DAO 46:7-14 (2001)  -  doi:10.3354/dao046007

Infectious hematopoietic necrosis virus antibody profiles in naturally and experimentally infected Atlantic salmon Salmo salar

Sophie St-Hilaire1,2,*, Carl S. Ribble1, Scott E. LaPatra3, Stacy Chartrand2, Michael L. Kent2,**

1Department of Population Medicine, University of Guelph, Guelph, Ontario N1G 2W1, Canada
2Pacific Biological Station, Department of Fisheries and Oceans, Nanaimo, British Columbia V9T 1E1, Canada
3Clear Springs Foods, Buhl, Idaho 83316, USA
*E-mail: **Present address: Department of Microbiology, 220 Nash Hall, Center for Salmon Disease Research, Oregon State University, Corvallis, Oregon 97331-3804, USA

ABSTRACT: Atlantic salmon Salmo salar naturally and experimentally exposed to infectious hematopoietic necrosis virus (IHNV) in British Columbia, Canada, developed antibodies against the virus. More than 50% of the fish exposed to IHNV remained seropositive for several months after the IHN epizootic had subsided. The virus itself could not be detected in asymptomatic fish once the fish had recovered from IHN. The persistence of IHNV-specific antibodies in a large percentage of Atlantic salmon, from 4 different populations that survived an outbreak of IHN, and the lack of IHNV-specific antibodies in fish with no history of the disease, suggests that serology may be a useful tool for determining previous exposure to the virus. It may be important to determine whether Atlantic salmon have been infected with IHNV because, although the virus is difficult to detect in asymptomatic fish, an incidental finding suggests it may persist in a small number of fish after the outbreak has subsided. Furthermore, the presence of seropositive fish would be an indication that the virus may be enzootic at a farm, and such information would thus aid producers with stocking decisions.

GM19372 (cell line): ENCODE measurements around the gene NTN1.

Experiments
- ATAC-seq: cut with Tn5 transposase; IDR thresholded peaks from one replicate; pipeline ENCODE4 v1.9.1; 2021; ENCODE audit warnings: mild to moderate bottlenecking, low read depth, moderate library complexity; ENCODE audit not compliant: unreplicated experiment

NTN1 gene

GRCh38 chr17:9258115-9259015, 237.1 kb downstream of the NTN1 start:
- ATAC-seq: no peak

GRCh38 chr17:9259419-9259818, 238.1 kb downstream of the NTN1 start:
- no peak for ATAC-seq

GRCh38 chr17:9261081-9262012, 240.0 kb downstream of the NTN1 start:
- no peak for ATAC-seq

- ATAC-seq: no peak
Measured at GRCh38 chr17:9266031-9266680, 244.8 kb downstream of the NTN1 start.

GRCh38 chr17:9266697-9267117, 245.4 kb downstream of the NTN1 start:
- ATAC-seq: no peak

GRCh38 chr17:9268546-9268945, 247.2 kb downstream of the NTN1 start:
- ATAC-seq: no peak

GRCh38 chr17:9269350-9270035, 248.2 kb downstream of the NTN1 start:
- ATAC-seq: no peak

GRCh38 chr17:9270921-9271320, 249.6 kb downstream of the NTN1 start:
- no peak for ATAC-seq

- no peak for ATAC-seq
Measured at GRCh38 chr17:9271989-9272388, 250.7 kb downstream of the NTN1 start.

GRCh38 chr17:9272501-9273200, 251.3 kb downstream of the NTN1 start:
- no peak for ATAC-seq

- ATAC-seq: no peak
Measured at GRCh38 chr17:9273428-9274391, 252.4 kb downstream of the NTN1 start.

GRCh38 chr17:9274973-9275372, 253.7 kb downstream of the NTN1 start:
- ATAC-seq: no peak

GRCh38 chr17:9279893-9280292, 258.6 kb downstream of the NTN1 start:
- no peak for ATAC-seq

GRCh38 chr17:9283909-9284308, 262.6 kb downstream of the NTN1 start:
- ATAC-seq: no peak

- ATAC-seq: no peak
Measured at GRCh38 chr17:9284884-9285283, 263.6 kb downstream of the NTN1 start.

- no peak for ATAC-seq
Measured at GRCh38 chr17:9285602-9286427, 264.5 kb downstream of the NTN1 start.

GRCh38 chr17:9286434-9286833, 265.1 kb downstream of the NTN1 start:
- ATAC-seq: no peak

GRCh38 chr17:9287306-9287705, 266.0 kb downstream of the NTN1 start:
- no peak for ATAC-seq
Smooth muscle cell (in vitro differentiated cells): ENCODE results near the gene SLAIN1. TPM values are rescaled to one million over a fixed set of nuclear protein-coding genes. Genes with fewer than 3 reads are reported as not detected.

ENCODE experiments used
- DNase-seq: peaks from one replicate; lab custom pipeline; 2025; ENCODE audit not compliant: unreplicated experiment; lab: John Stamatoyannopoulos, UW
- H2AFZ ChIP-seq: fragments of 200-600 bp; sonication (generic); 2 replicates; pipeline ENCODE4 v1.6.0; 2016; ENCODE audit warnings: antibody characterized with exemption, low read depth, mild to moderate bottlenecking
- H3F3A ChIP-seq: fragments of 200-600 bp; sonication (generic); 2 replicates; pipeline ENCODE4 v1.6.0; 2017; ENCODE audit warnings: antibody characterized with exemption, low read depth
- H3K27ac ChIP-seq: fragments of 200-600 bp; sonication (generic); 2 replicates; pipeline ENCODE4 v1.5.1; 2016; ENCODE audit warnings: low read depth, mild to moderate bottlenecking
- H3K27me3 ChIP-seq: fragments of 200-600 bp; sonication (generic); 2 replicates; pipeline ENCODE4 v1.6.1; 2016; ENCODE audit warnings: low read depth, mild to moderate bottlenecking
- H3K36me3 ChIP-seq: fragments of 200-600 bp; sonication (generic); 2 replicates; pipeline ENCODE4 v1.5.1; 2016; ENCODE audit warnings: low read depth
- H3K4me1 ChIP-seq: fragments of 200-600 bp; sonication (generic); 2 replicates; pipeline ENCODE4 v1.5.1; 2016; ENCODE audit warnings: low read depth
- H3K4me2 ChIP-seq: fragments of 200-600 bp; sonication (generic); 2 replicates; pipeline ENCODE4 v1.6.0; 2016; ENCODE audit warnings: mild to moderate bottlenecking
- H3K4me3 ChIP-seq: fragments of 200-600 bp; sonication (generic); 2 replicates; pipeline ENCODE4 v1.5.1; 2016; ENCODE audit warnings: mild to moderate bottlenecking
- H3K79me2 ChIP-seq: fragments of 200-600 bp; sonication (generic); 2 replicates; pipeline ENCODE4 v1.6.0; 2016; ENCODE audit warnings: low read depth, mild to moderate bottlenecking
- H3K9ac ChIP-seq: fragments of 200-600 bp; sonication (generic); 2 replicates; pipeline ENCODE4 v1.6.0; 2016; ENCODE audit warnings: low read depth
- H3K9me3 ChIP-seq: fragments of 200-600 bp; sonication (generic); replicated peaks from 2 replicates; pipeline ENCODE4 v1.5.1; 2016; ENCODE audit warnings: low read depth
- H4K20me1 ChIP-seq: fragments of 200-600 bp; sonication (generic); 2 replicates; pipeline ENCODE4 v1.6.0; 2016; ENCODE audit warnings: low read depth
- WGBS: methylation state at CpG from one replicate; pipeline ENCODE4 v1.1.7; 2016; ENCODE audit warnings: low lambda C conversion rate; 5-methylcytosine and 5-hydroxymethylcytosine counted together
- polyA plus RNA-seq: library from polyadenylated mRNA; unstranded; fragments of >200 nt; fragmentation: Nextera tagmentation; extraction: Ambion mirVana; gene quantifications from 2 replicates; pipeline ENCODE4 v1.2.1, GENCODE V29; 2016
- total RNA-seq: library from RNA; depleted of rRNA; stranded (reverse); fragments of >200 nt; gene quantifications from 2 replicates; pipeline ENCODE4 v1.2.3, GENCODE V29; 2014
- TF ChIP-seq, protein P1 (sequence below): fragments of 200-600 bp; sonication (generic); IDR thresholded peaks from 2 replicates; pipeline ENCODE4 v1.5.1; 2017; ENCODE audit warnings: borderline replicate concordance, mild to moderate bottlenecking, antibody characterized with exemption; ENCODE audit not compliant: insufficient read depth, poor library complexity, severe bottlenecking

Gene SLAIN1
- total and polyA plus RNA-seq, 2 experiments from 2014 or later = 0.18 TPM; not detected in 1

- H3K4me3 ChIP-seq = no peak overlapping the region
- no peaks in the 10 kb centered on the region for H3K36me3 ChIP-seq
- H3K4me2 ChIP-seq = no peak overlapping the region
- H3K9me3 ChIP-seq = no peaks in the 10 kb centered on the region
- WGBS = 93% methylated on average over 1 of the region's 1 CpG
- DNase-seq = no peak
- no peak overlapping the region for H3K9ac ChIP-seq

KEY WORDS: IHNV · IHNV-specific antibodies · Surveillance · Convalescent carrier state · Atlantic salmon

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